A former senior National Security Agency official is facing a slew of charges over the leaking of classified information about the super secret intelligence agency to a newspaper reporter.

Thomas Drake, 52, of Glenwood, Maryland, was charged in a 10-count indictment handed down by a federal grand jury in Maryland, the Justice Department said in a statement Thursday.

Drake, a high-ranking employee at the NSA between 2001 and 2008, is accused of illegally retaining classified information, obstructing justice and making false statements.

Drake is alleged to have provided information to a newspaper reporter for a series of articles published between February 2006 and November 2007.

The indictment did not identify the reporter, described only as "Reporter A," or the "national newspaper" but various reports identified her as Siobhan Gorman of The Baltimore Sun.

Gorman now works for The Wall Street Journal. The Baltimore Sun did not respond to a request for comment from AFP.

The indictment also did not identify the subject of the stories, but said they were "articles about the NSA and its intelligence activities, including SIGINT programs."

NSA headquarters in Fort Meade, Maryland, where Drake worked, is the main facility for SIGINT, or Signals Intelligence programs, which involve capturing and processing foreign communications for intelligence purposes.

Drake "served as a source for many of these newspaper articles, including articles that contained SIGINT information," the indictment said.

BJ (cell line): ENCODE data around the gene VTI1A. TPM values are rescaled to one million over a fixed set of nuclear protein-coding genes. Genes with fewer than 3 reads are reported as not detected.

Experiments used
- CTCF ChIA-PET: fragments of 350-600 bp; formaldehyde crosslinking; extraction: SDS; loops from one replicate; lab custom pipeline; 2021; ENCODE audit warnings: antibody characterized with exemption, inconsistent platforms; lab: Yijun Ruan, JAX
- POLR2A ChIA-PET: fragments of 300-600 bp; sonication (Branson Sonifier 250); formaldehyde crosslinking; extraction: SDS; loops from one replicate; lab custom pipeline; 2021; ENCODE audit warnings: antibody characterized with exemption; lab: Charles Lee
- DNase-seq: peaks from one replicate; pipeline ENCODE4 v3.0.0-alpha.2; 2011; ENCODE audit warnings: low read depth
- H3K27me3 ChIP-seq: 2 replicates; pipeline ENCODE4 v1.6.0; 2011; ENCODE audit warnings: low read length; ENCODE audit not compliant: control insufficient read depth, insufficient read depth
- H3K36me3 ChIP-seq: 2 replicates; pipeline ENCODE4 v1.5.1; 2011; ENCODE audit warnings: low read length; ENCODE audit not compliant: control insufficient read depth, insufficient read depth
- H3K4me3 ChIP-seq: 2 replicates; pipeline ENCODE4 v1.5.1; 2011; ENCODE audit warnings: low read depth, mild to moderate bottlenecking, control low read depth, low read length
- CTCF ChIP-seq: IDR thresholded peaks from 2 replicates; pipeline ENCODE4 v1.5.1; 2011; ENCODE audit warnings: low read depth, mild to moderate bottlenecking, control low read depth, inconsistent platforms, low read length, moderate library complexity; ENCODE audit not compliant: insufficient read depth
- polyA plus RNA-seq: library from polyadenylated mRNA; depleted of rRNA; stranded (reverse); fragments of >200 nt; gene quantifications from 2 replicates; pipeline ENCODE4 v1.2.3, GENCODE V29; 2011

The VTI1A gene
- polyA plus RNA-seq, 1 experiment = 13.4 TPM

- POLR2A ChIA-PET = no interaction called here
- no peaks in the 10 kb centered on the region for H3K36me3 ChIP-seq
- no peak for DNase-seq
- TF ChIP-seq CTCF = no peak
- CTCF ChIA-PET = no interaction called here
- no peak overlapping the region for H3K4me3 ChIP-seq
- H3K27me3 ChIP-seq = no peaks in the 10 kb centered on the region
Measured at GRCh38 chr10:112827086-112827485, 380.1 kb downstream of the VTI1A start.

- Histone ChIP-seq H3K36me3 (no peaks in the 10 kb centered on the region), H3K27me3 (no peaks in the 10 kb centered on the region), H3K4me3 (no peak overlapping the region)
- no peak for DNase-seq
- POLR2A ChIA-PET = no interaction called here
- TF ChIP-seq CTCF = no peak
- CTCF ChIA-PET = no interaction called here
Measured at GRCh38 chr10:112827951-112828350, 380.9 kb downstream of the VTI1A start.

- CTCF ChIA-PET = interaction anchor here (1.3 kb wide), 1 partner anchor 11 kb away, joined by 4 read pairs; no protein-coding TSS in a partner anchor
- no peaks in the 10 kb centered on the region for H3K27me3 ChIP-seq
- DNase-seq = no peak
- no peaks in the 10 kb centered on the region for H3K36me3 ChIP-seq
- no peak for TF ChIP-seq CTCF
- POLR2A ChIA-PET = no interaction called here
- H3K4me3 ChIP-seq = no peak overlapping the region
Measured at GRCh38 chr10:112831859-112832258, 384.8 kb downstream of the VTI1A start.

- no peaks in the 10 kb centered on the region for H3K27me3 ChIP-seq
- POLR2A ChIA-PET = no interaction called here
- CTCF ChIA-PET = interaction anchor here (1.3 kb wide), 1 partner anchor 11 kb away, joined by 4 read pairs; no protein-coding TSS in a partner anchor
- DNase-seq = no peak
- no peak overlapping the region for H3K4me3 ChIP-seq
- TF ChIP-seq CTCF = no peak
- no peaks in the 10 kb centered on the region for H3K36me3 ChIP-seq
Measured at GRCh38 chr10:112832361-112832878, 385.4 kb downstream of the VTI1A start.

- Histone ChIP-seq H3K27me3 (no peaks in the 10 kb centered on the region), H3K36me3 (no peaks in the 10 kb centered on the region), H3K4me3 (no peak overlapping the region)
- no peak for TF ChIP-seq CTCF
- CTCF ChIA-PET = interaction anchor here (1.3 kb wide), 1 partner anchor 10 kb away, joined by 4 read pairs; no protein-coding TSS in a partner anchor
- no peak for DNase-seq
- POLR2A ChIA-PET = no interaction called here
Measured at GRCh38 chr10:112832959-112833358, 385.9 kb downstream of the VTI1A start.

Gorman wrote a number of articles about the NSA during the time period cited in the indictment, including stories about problems with classified information collection and analysis programs known as "Turbulence" and "Trailblazer."

According to the indictment, Drake left Fort Meade in 2006 to work at the National Defense University in Washington but remained an NSA employee.

His security clearance was suspended in November 2007 and he resigned from the NSA in April 2008.

Using Hushmail, a secure email service, Drake allegedly exchanged hundreds of emails with "Reporter A" and they met on six occasions in the Washington area, according to the indictment.

"This defendant used a secret, non-government email account to transmit classified and unclassified information that he was not authorized to possess or disclose," assistant attorney general Lanny Breuer said in a statement.

"He also later allegedly shredded documents and lied about his conduct to federal agents in order to obstruct their investigation," Breuer said.

"Our national security demands that the sort of conduct alleged here -- violating the government's trust by illegally retaining and disclosing classified information -- be prosecuted and prosecuted vigorously."

Drake faces five charges of illegally retaining classified documents, which carries a maximum penalty of 10 years in prison.

He faces one charge of obstruction of justice, which carries a maximum penalty of 20 years in prison, and four charges of making false statements, which carries a maximum penalty of five years in prison.

Lucy Dalglish, executive director of The Reporters Committee for Freedom of the Press, told AFP the prosecution of a government leaker, while rare, is "not unheard of."

"It's not a shock," Dalglish said. "They've always had the ability to charge people with violating national security laws when they leak to a reporter. They just don't typically do it very often."

She said the case is "designed to have an impact on leakers."

"It's going to impact people sharing information with reporters," she said.